Review of:Shafer JS, Naunheim RS: "Cervical spine motion during extrication:
A pilot study." Western Journal of Emergency Medicine. 10(2):74-78, 2009.
This study was undertaken to determine the amount of cervical spine flexion that occurs with various extrication techniques. It used multiple cameras to track the movement of markers affixed to subjects as they were extricated. The degree of flexion, extension, and rotation of the cervical spine was calculated. EMTs were used as subjects and were extricated in the following manner.
Analysis of the images revealed the least amount of cervical motion occurred when the "driver" was allowed to exit the vehicle without assistance after having a cervical collar applied.
The authors, while not advocating a change in policy or protocol, suggest that additional research should be undertaken in light of these findings to better define the most appropriate, safe and effective means of patient extrication.
Doc Wesley:The authors present a compelling argument with their evidence. This coupled with the NEXUS data that indicates, according to two recent studies, that only 48 of 13,652 patients with spinal injuries were missed by application of selective spinal immobilization would suggest that this may be a safe option for the patient who does not quite fit the "no immobilization" finding but refuses full immobilization.
Previously, I discussed the decreasing use of the KED, which I believe might offer a more efficient means of extricating a patient. The standard technique of rotating the patient's legs into the passenger compartment and then sliding them onto a backboard appears to cause significantly greater cervical motion and is certainly more time consuming.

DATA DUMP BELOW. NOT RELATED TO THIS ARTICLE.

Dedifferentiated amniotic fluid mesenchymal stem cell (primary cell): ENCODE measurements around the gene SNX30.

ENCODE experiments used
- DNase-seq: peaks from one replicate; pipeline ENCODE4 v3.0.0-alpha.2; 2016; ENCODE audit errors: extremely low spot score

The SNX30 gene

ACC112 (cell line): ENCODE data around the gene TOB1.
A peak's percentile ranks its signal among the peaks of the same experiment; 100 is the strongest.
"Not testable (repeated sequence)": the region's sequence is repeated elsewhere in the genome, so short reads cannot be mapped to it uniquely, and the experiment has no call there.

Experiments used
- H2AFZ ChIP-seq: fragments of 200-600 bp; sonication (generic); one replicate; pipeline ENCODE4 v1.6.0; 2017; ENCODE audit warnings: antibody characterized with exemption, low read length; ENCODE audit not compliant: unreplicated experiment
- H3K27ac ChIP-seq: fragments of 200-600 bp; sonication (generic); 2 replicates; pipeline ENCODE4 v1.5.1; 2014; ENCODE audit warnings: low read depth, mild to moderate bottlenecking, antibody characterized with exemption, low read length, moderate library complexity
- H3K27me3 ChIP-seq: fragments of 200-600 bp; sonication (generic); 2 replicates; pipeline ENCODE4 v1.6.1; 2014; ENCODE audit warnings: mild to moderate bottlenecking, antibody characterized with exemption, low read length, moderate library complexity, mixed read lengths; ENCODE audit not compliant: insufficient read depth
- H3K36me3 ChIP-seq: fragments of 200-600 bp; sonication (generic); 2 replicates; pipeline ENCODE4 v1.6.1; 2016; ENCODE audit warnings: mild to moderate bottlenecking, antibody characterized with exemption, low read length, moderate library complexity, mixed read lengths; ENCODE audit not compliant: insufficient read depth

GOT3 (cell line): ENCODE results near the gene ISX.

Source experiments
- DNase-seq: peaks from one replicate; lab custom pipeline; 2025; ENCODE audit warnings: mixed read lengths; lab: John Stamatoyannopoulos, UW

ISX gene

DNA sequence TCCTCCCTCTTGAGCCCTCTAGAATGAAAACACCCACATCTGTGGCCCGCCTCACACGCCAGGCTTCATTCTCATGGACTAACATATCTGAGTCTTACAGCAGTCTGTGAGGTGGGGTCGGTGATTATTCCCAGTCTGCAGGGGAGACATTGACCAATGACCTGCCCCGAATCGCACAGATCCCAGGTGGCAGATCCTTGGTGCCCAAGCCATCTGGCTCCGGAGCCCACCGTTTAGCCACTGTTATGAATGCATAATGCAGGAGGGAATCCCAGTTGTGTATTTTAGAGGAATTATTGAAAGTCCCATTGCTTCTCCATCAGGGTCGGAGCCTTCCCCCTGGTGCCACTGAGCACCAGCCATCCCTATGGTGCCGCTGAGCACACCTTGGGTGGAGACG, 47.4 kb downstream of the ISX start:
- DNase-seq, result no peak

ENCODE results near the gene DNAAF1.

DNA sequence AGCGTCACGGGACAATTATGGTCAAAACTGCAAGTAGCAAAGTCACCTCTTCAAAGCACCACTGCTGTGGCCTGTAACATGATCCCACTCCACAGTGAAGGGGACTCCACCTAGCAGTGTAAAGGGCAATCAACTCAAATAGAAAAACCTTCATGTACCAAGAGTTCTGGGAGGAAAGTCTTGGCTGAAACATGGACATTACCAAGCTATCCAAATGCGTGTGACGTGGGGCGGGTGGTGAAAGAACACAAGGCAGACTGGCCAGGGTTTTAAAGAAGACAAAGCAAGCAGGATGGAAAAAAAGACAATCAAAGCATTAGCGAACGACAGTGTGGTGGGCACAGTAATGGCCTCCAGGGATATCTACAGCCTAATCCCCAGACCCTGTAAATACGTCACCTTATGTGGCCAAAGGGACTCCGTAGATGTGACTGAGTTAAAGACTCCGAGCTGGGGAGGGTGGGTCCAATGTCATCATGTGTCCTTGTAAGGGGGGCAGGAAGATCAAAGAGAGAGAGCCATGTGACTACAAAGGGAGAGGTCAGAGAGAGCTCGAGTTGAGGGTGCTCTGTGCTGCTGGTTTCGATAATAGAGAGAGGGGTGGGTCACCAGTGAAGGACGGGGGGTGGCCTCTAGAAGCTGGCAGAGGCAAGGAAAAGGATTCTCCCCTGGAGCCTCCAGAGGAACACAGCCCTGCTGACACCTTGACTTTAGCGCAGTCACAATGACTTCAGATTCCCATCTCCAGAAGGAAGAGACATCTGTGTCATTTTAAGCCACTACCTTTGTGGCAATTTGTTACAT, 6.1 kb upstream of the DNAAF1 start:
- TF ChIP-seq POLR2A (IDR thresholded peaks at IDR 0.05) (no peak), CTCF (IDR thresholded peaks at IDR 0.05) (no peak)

I'm hopeful that additional research will be forthcoming by these and other researchers so that we can start applying a more science-based approach to extrication and stop torturing our patients with plywood and killing our backs in the process.
Medic Marshall:I think this is a great study and agree with the authors that further research is needed to make a stronger case. However, I really believe changing the mind set of "thou shall C-collar and back board everyone with neck/back pain" regardless of concern for other factors is going to be difficult to change. In my humble opinion, EMTs and paramedics tend to be overly aggressive in deciding who needs to be placed on a long back board and c-collar. As Dr. Wesley points out above, 48 of 13,652 [or 0.35%] patients with spinal injuries were missed by application of selective spinal immobilization. For me, that's pretty compelling evidence for a selective spinal immobilization guideline.
Although I'm not sure how an actual study of cervical movement during extrication is feasible. In fact, I think it may be close to impossible. Think how often do we rapidly extricate our patients from vehicles or entrapments? Every time? Often? Never? I would venture a guess somewhere around 90% of the time patients are rapidly extricated. And when rapid extrication is underway, how often do we make sure proper technique is used?
At the end of the day, we all want to do what's best for our patients. It may be more beneficial for us as field providers to adopt selective spinal immobilization guidelines and stop back boarding everyone. Not to mention the number of bac